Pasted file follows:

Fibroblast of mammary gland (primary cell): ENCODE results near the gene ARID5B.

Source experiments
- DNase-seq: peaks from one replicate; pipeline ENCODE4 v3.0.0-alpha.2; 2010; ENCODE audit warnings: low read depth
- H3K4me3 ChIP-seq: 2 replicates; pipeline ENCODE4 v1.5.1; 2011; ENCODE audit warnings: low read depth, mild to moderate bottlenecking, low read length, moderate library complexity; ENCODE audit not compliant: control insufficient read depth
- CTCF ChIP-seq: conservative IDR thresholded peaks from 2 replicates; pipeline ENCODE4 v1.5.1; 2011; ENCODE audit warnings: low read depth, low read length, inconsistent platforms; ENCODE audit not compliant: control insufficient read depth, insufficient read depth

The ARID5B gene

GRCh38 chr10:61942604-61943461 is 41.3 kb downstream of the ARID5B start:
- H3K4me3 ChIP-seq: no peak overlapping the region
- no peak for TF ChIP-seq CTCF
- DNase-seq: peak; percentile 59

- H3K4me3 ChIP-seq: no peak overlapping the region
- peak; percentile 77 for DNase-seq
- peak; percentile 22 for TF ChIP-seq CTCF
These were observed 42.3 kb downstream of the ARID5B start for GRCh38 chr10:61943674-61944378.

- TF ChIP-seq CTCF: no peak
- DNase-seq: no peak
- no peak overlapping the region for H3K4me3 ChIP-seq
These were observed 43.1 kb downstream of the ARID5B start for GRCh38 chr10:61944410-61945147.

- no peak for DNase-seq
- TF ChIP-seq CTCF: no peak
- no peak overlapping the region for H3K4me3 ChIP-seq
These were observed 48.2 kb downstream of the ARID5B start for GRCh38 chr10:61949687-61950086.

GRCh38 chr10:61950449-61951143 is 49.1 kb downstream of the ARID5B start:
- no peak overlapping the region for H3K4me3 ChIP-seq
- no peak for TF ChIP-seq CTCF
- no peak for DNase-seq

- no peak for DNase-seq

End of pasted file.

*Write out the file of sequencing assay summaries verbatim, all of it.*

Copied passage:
Fibroblast of mammary gland (primary cell): ENCODE results near the gene ARID5B.

Source experiments
- DNase-seq: peaks from one replicate; pipeline ENCODE4 v3.0.0-alpha.2; 2010; ENCODE audit warnings: low read depth
- H3K4me3 ChIP-seq: 2 replicates; pipeline ENCODE4 v1.5.1; 2011; ENCODE audit warnings: low read depth, mild to moderate bottlenecking, low read length, moderate library complexity; ENCODE audit not compliant: control insufficient read depth
- CTCF ChIP-seq: conservative IDR thresholded peaks from 2 replicates; pipeline ENCODE4 v1.5.1; 2011; ENCODE audit warnings: low read depth, low read length, inconsistent platforms; ENCODE audit not compliant: control insufficient read depth, insufficient read depth

The ARID5B gene

GRCh38 chr10:61942604-61943461 is 41.3 kb downstream of the ARID5B start:
- H3K4me3 ChIP-seq: no peak overlapping the region
- no peak for TF ChIP-seq CTCF
- DNase-seq: peak; percentile 59

- H3K4me3 ChIP-seq: no peak overlapping the region
- peak; percentile 77 for DNase-seq
- peak; percentile 22 for TF ChIP-seq CTCF
These were observed 42.3 kb downstream of the ARID5B start for GRCh38 chr10:61943674-61944378.

- TF ChIP-seq CTCF: no peak
- DNase-seq: no peak
- no peak overlapping the region for H3K4me3 ChIP-seq
These were observed 43.1 kb downstream of the ARID5B start for GRCh38 chr10:61944410-61945147.

- no peak for DNase-seq
- TF ChIP-seq CTCF: no peak
- no peak overlapping the region for H3K4me3 ChIP-seq
These were observed 48.2 kb downstream of the ARID5B start for GRCh38 chr10:61949687-61950086.

GRCh38 chr10:61950449-61951143 is 49.1 kb downstream of the ARID5B start:
- no peak overlapping the region for H3K4me3 ChIP-seq
- no peak for TF ChIP-seq CTCF
- no peak for DNase-seq

- no peak for DNase-seq